Bullying and Discrimination accounts for 37% additional NHS mental health worker sick-leave

Professor of Management at the School, Stephen Wood, presents some of the findings – and methodology – from the National Survey of Staff Morale amongst Mental Health Staff

2013’s Francis report on the failings in the Mid-Staffordshire NHS Trust highlighted bullying as one part of the problem. While the effects of bullying upon an individual’s well-being have been widely researched, its effects on an individual’s behaviour are less well understood. With Karen Niven (Manchester Business School) and Johan Braeken (University of Oslo), I’ve studied the effects of managerial bullying and discrimination by managers on NHS mental health workers. Bullying includes verbal abuse, the withholding of information and gossiping and discrimination can be based on the person’s religion, ethnicity, age or sexual preference. The research is reported in ‘Managerial abuse and the process of absence among mental health staff’ and will be published within Work, Employment and Society.

21% of the 1,472 mental health workers we studied reported that they had been bullied and 8% reported that they had been discriminated against by their managers in the previous year. Of these, 86% had gone sick for, on average, 11 days in total. In contrast, 74% of staff who had not been bullied or discriminated against took, on average, eight days of sick leave. This means that bullying and discrimination is linked to a 37% increase in time off.

How are we to explain these figures? The emphasis in the psychology literature is on the stress caused by abuse. Sociologists instead consider the sense of injustice that abuse generates. We tested stress and justice perceptions and found that both were important explanatory factors. Using the commonplace distinction between voluntary and involuntary absence, we treated stress-based absence as involuntary and justice-based absence as voluntary. People are absent following abuse because they are both unable and unwilling to attend. Sensing that their abuser has violated them, they judge that they both could and should have been treated differently. This sense of ill-will in turn generates a feeling that the abuse reflects badly on the employing organisation.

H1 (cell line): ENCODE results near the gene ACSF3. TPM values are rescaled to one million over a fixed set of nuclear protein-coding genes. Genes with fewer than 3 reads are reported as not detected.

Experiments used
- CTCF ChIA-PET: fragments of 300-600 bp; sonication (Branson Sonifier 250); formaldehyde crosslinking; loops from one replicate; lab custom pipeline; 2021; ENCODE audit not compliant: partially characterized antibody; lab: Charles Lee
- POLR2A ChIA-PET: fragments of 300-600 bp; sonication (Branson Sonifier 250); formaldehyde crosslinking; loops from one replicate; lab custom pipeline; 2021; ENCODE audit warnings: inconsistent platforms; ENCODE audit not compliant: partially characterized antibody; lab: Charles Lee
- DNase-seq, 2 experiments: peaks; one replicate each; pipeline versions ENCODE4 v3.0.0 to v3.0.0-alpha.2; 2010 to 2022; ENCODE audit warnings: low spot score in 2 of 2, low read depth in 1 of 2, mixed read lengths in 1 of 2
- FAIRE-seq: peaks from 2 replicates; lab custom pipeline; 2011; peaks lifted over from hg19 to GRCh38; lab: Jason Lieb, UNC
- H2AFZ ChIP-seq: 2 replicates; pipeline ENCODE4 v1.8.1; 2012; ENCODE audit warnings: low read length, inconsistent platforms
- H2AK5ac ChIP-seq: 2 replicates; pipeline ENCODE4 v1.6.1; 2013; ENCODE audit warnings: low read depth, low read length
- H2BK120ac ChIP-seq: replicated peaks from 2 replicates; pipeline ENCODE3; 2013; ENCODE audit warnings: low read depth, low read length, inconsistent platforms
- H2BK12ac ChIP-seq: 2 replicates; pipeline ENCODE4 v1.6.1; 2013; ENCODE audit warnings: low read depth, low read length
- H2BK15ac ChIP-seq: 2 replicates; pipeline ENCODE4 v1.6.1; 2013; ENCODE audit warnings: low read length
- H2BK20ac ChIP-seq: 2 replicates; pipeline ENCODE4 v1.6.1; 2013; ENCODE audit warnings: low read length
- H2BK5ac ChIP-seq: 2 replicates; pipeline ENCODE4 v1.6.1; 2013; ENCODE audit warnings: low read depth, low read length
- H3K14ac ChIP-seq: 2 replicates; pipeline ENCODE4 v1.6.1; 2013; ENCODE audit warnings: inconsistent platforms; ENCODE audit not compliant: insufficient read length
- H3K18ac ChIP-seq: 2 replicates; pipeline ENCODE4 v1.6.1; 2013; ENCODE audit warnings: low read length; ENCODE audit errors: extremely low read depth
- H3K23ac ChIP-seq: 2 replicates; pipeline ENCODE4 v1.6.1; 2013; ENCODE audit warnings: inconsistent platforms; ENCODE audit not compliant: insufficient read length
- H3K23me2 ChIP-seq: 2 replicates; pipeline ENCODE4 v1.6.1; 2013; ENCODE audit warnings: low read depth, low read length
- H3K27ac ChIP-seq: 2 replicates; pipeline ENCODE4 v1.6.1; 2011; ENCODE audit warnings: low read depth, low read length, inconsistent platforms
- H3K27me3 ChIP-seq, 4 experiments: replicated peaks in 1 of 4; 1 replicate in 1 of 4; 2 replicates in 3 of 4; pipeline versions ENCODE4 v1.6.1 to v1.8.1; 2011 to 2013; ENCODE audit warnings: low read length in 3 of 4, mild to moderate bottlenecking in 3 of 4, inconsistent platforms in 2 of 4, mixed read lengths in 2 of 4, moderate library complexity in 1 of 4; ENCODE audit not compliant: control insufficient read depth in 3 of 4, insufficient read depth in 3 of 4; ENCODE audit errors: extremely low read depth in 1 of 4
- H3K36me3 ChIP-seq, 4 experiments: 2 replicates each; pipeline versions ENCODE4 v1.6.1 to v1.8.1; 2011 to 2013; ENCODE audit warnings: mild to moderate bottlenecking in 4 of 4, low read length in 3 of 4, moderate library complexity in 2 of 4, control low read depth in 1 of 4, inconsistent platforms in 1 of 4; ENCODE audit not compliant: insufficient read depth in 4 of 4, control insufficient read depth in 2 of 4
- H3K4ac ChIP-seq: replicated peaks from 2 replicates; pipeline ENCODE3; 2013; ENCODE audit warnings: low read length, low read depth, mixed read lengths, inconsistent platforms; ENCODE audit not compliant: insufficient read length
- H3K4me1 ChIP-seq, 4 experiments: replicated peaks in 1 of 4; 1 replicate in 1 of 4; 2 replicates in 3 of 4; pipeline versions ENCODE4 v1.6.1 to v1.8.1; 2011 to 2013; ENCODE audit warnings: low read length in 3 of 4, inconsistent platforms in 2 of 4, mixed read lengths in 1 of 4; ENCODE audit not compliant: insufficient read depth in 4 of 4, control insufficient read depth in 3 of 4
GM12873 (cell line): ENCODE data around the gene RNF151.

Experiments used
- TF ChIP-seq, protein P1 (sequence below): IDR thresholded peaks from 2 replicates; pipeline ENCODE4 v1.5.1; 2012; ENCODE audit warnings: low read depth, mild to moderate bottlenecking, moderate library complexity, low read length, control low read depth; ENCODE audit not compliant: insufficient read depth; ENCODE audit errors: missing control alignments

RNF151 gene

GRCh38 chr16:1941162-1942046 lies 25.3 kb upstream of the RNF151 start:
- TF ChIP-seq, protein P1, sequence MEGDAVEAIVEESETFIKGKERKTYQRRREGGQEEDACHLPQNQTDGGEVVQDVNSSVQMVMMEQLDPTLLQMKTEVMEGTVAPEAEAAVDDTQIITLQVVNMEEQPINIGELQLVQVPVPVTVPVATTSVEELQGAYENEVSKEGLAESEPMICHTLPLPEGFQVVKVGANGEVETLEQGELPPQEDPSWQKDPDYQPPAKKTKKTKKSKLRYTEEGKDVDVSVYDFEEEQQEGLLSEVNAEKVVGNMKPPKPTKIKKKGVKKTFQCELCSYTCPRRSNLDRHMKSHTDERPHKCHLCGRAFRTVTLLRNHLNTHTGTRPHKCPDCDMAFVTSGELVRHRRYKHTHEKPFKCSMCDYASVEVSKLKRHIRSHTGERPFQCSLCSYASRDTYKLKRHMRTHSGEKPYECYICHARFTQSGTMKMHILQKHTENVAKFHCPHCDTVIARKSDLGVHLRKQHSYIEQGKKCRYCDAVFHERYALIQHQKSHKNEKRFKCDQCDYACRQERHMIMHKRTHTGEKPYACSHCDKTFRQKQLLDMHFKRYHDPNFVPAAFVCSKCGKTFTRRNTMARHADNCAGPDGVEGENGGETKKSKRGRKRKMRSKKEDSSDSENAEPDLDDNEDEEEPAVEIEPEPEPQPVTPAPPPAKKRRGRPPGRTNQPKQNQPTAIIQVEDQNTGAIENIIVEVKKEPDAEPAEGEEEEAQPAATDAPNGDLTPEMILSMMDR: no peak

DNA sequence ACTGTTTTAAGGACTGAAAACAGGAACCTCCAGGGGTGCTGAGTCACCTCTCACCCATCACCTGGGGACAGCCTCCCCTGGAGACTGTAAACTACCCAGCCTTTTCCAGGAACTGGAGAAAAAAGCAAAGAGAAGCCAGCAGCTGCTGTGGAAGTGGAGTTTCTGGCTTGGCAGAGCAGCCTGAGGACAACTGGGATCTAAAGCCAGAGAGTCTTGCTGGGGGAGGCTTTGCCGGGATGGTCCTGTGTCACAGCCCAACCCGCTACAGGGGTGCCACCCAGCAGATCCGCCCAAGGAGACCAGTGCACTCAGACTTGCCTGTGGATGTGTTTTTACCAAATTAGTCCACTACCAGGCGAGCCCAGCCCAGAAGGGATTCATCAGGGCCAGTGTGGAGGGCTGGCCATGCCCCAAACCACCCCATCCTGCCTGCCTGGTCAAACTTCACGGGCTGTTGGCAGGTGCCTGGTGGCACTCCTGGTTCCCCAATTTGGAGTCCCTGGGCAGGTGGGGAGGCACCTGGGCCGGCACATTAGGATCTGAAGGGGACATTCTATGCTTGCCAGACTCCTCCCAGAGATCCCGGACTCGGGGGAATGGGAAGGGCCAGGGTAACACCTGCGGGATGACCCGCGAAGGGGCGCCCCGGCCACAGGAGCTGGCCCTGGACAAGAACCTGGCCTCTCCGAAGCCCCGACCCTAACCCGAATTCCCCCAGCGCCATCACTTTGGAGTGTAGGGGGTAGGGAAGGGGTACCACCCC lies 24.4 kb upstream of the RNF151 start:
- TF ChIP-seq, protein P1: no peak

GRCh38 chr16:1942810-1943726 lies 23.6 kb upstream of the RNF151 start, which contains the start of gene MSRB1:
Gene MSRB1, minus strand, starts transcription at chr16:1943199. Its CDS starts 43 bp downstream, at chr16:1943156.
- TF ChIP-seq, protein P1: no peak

In previous research, scholars have attempted to capture the distinction between voluntary and involuntary absence by associating the former with the frequency of absence and the latter with the length of absence. Our approach to isolating withdrawal and stress-based absence departs from this convention. We treated the different measures of absence – the total time lost or the total number of separate occasions absent in a specified time period – as reflecting the fact that absence is an ongoing process. Over a period of time, there is first the initial step of going absent (i.e. occurrence), then the extension of absence beyond a day (i.e. duration) and finally there is the process of returning to work followed by either a recurrence or cessation of absence (i.e. frequency).

To capture this process we used the hurdle count regression model. This model enabled us to investigate whether managerial abuse had varying effects across the different absence parameters and whether potential mechanisms, in terms of the psychological strain and organisational justice explanations, are differentially linked to each absence parameter. This, we found, was indeed the case. Depression and distributive justice explain the relationship between managerial abuse and the absence levels of mental health workers. Once absent though, the duration of absence is not further affected by abuse but remains linked to depression and distributive justice. Frequency of absence, for its part, was found to be linked to bullying and depression.

All the 19 Trusts covered by the study had anti-bullying policies. Our findings therefore suggest that NHS policies on abuse and absence were not robust enough to curtail either the abuse or the absence that resulted from it. One implication of our research is that the prevention of abuse may need to be tackled by selection processes, training, appraisal and role-modelling. This was acknowledged in a subsequent report by Lord Francis on the Freedom to Speak Up, a study which emphasised the importance of recrimination not being taken against whistle-blowers. Values-based recruitment is now mandatory within the NHS as a direct result of Lord Francis’ recommendations. The ethical issues considered in the framing of the principles guiding such personnel practices, both in and beyond the NHS, must be as full and inclusive as possible, both for the sake of the organisation and also for the sake of its employees.

Originally published at http://staffblogs.le.ac.uk/management/

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